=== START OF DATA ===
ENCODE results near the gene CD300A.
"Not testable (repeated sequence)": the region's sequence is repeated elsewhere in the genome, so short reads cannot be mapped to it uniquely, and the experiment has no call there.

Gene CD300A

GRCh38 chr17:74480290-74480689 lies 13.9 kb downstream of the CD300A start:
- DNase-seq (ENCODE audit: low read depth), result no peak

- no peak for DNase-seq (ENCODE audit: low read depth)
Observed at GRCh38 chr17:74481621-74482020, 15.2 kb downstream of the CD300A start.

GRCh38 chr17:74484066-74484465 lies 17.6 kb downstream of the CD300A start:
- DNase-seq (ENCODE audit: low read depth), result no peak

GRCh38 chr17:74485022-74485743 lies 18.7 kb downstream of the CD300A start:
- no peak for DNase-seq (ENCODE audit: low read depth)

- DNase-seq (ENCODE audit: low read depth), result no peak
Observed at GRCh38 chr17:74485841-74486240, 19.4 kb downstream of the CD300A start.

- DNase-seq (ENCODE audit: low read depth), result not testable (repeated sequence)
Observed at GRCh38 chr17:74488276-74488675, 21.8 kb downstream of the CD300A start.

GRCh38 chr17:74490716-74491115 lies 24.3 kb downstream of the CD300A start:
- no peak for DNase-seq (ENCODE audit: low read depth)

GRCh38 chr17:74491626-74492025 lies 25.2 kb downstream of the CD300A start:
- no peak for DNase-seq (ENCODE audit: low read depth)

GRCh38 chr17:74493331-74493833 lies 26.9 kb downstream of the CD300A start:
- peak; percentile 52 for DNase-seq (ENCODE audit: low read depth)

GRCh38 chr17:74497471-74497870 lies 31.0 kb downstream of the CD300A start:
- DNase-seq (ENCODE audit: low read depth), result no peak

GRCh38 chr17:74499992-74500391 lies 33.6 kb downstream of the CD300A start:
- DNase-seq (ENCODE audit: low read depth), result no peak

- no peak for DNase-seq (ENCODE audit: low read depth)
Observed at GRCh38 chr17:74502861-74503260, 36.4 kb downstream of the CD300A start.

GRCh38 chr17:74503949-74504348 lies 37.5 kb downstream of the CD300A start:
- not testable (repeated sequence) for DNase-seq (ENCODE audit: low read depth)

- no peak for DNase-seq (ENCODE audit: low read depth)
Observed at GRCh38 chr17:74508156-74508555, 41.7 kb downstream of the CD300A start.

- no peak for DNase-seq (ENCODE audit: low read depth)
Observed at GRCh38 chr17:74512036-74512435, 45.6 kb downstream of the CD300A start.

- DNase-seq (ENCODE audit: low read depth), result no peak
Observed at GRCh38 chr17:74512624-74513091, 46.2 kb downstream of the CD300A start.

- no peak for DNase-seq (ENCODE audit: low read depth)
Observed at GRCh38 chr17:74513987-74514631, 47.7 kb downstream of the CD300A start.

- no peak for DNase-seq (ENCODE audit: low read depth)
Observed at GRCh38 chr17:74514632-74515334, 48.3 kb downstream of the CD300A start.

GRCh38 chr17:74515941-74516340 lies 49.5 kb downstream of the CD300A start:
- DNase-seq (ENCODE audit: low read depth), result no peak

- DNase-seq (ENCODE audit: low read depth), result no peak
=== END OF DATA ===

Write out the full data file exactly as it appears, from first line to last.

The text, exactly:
ENCODE results near the gene CD300A.
"Not testable (repeated sequence)": the region's sequence is repeated elsewhere in the genome, so short reads cannot be mapped to it uniquely, and the experiment has no call there.

Gene CD300A

GRCh38 chr17:74480290-74480689 lies 13.9 kb downstream of the CD300A start:
- DNase-seq (ENCODE audit: low read depth), result no peak

- no peak for DNase-seq (ENCODE audit: low read depth)
Observed at GRCh38 chr17:74481621-74482020, 15.2 kb downstream of the CD300A start.

GRCh38 chr17:74484066-74484465 lies 17.6 kb downstream of the CD300A start:
- DNase-seq (ENCODE audit: low read depth), result no peak

GRCh38 chr17:74485022-74485743 lies 18.7 kb downstream of the CD300A start:
- no peak for DNase-seq (ENCODE audit: low read depth)

- DNase-seq (ENCODE audit: low read depth), result no peak
Observed at GRCh38 chr17:74485841-74486240, 19.4 kb downstream of the CD300A start.

- DNase-seq (ENCODE audit: low read depth), result not testable (repeated sequence)
Observed at GRCh38 chr17:74488276-74488675, 21.8 kb downstream of the CD300A start.

GRCh38 chr17:74490716-74491115 lies 24.3 kb downstream of the CD300A start:
- no peak for DNase-seq (ENCODE audit: low read depth)

GRCh38 chr17:74491626-74492025 lies 25.2 kb downstream of the CD300A start:
- no peak for DNase-seq (ENCODE audit: low read depth)

GRCh38 chr17:74493331-74493833 lies 26.9 kb downstream of the CD300A start:
- peak; percentile 52 for DNase-seq (ENCODE audit: low read depth)

GRCh38 chr17:74497471-74497870 lies 31.0 kb downstream of the CD300A start:
- DNase-seq (ENCODE audit: low read depth), result no peak

GRCh38 chr17:74499992-74500391 lies 33.6 kb downstream of the CD300A start:
- DNase-seq (ENCODE audit: low read depth), result no peak

- no peak for DNase-seq (ENCODE audit: low read depth)
Observed at GRCh38 chr17:74502861-74503260, 36.4 kb downstream of the CD300A start.

GRCh38 chr17:74503949-74504348 lies 37.5 kb downstream of the CD300A start:
- not testable (repeated sequence) for DNase-seq (ENCODE audit: low read depth)

- no peak for DNase-seq (ENCODE audit: low read depth)
Observed at GRCh38 chr17:74508156-74508555, 41.7 kb downstream of the CD300A start.

- no peak for DNase-seq (ENCODE audit: low read depth)
Observed at GRCh38 chr17:74512036-74512435, 45.6 kb downstream of the CD300A start.

- DNase-seq (ENCODE audit: low read depth), result no peak
Observed at GRCh38 chr17:74512624-74513091, 46.2 kb downstream of the CD300A start.

- no peak for DNase-seq (ENCODE audit: low read depth)
Observed at GRCh38 chr17:74513987-74514631, 47.7 kb downstream of the CD300A start.

- no peak for DNase-seq (ENCODE audit: low read depth)
Observed at GRCh38 chr17:74514632-74515334, 48.3 kb downstream of the CD300A start.

GRCh38 chr17:74515941-74516340 lies 49.5 kb downstream of the CD300A start:
- DNase-seq (ENCODE audit: low read depth), result no peak

- DNase-seq (ENCODE audit: low read depth), result no peak